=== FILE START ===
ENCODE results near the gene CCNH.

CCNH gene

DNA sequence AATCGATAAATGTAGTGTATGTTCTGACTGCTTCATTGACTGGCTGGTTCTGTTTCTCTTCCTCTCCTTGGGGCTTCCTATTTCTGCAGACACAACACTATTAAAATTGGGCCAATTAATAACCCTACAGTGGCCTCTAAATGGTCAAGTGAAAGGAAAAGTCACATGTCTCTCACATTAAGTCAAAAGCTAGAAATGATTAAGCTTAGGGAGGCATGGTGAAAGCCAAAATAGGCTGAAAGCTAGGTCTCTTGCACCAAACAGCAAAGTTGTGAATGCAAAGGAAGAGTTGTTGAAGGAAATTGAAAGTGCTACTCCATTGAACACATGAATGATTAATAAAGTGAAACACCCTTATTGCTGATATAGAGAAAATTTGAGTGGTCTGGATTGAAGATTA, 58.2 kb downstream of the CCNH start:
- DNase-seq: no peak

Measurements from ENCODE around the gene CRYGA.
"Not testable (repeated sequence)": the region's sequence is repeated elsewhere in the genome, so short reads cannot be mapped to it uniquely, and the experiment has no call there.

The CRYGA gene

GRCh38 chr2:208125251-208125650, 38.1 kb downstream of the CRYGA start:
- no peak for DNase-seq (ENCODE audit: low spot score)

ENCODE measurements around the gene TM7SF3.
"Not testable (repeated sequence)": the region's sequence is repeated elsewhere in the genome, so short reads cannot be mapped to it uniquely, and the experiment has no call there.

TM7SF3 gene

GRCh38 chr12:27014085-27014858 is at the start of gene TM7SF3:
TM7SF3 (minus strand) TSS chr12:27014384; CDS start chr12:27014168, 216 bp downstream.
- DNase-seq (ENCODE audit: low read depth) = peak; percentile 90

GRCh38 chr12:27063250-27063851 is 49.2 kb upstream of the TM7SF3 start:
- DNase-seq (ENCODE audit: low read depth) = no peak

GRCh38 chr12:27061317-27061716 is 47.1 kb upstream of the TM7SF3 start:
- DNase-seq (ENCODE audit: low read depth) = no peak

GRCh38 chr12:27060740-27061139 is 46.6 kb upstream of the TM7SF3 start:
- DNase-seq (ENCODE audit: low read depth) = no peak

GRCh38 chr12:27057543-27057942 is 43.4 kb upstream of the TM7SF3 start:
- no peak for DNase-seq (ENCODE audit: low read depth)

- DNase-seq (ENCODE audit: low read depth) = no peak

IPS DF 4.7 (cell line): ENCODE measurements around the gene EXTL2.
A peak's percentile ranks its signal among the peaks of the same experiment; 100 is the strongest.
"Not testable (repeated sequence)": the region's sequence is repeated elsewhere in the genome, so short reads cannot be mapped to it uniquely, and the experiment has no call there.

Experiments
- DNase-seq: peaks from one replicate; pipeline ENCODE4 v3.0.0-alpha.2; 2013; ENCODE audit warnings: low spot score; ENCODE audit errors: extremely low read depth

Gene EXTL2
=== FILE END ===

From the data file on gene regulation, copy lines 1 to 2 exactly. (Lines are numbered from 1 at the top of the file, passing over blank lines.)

ENCODE results near the gene CCNH.

CCNH gene